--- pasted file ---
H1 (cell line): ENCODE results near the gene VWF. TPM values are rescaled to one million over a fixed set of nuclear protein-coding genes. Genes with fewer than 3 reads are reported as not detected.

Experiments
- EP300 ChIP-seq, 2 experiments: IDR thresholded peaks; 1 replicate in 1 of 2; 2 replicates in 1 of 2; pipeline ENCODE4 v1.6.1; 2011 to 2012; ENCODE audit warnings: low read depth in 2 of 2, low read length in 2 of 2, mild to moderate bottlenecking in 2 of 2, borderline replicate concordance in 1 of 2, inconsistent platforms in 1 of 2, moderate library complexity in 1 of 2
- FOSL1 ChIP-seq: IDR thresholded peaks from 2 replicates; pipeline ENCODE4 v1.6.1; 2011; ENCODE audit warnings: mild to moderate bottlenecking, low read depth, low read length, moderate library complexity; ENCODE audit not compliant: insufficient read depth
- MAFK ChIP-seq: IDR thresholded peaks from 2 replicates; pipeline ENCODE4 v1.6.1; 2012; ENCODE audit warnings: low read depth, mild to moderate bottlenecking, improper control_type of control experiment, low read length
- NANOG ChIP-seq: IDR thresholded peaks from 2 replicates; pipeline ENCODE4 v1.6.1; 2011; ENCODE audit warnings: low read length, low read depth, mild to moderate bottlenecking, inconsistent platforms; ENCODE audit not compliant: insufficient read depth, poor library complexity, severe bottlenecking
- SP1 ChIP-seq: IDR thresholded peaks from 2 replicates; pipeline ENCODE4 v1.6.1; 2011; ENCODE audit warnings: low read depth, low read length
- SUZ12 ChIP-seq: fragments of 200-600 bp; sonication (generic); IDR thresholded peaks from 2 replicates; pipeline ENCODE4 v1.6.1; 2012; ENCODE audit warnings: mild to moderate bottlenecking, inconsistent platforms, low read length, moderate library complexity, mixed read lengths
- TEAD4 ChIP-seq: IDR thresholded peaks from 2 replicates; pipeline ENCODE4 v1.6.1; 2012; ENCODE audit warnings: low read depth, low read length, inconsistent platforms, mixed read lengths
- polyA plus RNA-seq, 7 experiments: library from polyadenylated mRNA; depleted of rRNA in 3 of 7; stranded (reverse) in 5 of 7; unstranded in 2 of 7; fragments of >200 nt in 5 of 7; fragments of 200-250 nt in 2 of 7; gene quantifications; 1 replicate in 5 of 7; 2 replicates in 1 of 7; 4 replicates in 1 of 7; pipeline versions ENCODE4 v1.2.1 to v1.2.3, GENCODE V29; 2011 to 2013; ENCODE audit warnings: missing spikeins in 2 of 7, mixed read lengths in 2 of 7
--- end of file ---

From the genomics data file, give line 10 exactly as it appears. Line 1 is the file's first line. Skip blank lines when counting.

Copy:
- polyA plus RNA-seq, 7 experiments: library from polyadenylated mRNA; depleted of rRNA in 3 of 7; stranded (reverse) in 5 of 7; unstranded in 2 of 7; fragments of >200 nt in 5 of 7; fragments of 200-250 nt in 2 of 7; gene quantifications; 1 replicate in 5 of 7; 2 replicates in 1 of 7; 4 replicates in 1 of 7; pipeline versions ENCODE4 v1.2.1 to v1.2.3, GENCODE V29; 2011 to 2013; ENCODE audit warnings: missing spikeins in 2 of 7, mixed read lengths in 2 of 7